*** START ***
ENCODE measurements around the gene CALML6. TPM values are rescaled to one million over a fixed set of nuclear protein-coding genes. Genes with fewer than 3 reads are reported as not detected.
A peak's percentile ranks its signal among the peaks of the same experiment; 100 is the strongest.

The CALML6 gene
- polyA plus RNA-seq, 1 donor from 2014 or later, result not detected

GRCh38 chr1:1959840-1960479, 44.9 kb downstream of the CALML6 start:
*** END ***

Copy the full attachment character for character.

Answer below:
ENCODE measurements around the gene CALML6. TPM values are rescaled to one million over a fixed set of nuclear protein-coding genes. Genes with fewer than 3 reads are reported as not detected.
A peak's percentile ranks its signal among the peaks of the same experiment; 100 is the strongest.

The CALML6 gene
- polyA plus RNA-seq, 1 donor from 2014 or later, result not detected

GRCh38 chr1:1959840-1960479, 44.9 kb downstream of the CALML6 start: